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Pa. firefighters battle 5-alarm chemical warehouse fire

Three employees were injured and several firefighters were evaluated for inhaling fumes; no injuries were considered life-threatening


The Associated Press

LEETSDALE, Pa. — Workers at a warehouse were pouring hydraulic fracturing chemicals into a production tank Tuesday when a fire started, forcing residents from more than 70 nearby homes for several hours and injuring several people, emergency and company officials said.

Hazardous materials crews moved people living near the warehouse in Leetsdale to a high school gymnasium as a precaution. The people were allowed to return after crews announced the fire was largely under control Tuesday afternoon.

The large, smoky chemical warehouse fire near Pittsburgh forced residents from about 70 nearby homes to be evacuated. (Bob Donaldson/Pittsburgh Post-Gazette via AP)
The large, smoky chemical warehouse fire near Pittsburgh forced residents from about 70 nearby homes to be evacuated. (Bob Donaldson/Pittsburgh Post-Gazette via AP)

The fire was at Lubrizol Corp.'s Oilfield Chemistry site about 15 miles northwest of Pittsburgh.

The company and Allegheny County Emergency Services chief Alvin Henderson said three employees were injured. One had a burned hand and two inhaled fumes, Henderson said. Several firefighters were being evaluated for inhaling fumes. None of the injuries was deemed life-threatening, Henderson and the company said.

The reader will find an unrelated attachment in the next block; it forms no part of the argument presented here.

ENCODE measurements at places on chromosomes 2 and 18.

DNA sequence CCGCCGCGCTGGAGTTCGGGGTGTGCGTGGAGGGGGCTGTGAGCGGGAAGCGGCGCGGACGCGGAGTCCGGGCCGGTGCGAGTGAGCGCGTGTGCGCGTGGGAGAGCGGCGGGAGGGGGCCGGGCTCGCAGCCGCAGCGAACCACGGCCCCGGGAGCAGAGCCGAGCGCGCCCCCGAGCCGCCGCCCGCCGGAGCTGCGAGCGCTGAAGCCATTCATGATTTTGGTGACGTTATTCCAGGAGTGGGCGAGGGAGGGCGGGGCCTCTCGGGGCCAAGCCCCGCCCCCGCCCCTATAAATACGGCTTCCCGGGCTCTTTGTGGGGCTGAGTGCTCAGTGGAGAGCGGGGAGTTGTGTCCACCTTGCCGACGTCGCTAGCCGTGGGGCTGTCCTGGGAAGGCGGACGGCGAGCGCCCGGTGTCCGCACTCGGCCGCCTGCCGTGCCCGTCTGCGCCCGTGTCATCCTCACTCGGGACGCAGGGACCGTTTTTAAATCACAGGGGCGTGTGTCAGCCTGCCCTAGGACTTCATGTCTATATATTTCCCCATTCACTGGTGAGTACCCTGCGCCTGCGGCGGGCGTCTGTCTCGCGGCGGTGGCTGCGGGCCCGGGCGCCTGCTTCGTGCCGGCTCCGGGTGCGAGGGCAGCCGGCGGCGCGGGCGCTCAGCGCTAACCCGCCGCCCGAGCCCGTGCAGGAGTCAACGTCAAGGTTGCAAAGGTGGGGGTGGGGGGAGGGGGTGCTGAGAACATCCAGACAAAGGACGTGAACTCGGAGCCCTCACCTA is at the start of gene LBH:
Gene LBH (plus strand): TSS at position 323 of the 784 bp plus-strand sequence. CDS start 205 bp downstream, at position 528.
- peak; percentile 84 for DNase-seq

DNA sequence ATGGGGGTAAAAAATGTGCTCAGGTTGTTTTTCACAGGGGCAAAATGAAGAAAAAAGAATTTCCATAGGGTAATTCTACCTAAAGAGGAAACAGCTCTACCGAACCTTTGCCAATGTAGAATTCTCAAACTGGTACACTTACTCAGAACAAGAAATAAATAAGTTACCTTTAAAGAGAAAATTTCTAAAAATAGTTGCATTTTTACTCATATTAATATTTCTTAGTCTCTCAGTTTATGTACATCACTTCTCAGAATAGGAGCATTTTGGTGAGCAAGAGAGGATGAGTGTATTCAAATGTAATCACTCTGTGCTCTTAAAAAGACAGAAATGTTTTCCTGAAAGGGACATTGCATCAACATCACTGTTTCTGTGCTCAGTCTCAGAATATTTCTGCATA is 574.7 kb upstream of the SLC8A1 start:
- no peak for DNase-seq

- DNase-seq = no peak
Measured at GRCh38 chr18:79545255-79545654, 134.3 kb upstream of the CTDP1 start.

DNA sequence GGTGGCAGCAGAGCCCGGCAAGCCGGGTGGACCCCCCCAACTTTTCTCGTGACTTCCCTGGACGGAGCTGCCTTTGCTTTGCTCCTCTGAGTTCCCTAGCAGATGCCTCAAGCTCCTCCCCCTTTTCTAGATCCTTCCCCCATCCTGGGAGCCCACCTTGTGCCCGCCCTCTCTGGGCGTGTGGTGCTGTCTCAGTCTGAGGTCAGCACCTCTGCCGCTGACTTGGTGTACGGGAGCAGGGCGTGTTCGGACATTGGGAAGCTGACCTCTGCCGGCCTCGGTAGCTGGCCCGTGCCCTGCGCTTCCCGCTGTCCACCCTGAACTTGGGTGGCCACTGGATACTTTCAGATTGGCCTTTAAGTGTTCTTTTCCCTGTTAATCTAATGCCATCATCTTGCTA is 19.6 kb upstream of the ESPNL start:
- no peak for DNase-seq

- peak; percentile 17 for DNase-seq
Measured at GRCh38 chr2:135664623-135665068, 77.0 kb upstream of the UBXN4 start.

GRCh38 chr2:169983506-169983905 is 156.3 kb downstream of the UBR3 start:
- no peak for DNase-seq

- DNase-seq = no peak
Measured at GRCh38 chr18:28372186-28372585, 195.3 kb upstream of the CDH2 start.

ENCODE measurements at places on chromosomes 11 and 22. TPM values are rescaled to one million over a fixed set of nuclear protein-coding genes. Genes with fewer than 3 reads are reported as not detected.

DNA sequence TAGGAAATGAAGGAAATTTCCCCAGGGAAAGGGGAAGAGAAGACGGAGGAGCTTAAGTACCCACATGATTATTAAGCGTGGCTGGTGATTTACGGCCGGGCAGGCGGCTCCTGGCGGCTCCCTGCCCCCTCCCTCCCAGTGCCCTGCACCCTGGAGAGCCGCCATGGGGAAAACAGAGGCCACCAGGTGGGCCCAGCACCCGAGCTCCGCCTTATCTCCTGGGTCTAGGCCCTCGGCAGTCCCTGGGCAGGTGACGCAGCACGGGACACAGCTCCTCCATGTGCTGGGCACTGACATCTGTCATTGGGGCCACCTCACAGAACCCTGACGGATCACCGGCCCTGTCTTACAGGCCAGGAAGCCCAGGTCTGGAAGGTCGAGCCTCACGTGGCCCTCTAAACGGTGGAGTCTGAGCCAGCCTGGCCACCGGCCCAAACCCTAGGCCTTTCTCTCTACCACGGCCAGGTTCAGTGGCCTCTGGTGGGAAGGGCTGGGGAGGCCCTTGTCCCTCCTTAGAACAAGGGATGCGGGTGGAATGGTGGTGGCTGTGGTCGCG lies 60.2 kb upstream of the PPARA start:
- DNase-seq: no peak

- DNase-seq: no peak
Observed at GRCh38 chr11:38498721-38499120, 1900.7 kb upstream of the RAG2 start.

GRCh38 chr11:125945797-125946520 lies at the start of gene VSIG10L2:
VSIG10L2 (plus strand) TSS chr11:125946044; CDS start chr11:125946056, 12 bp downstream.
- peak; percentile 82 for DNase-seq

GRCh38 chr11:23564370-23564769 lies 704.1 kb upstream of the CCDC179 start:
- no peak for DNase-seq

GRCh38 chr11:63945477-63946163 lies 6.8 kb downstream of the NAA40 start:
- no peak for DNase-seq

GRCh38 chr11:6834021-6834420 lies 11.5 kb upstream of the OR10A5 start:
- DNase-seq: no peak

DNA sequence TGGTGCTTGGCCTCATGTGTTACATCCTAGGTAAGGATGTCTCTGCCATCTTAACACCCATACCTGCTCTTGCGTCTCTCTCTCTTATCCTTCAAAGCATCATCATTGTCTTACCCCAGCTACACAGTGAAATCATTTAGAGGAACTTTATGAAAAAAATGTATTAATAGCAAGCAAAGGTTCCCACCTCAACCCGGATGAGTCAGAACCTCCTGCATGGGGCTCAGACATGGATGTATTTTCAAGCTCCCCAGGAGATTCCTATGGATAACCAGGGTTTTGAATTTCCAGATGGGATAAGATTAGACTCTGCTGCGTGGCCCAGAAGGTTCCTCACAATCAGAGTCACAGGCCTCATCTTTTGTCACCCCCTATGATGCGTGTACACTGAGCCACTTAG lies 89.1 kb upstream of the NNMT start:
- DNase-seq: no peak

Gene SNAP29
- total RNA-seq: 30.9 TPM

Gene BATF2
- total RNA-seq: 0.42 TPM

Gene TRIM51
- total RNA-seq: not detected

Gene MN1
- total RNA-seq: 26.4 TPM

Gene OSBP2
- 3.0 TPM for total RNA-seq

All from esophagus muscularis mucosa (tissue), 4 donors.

The fire was reported Tuesday morning. Flames shot from the roof, and dark gray smoke could be seen for miles as two buildings burned and firefighters tried to keep six others from burning.

Lubrizol employees were working with emergency crews to contain the fire and protect homes and businesses, the company said.

Henderson said the primary danger to the public would be inhaling fumes from two chemicals: ammonium persulfate and sodium chlorite. Both irritate the respiratory system and could cause more problems for people who already have difficulty breathing, though neither would be considered life-threatening, Henderson said.

County health director Dr. Karen Hacker said health officials don't believe there is any immediate risk to the public. She said monitors "haven't shown any levels of concern and are not expected to" and southerly winds overnight should help spare the county much impact.

She said, however, that anyone experiencing trouble breathing or intense coughing, especially those with existing chronic conditions, should seek medical attention.

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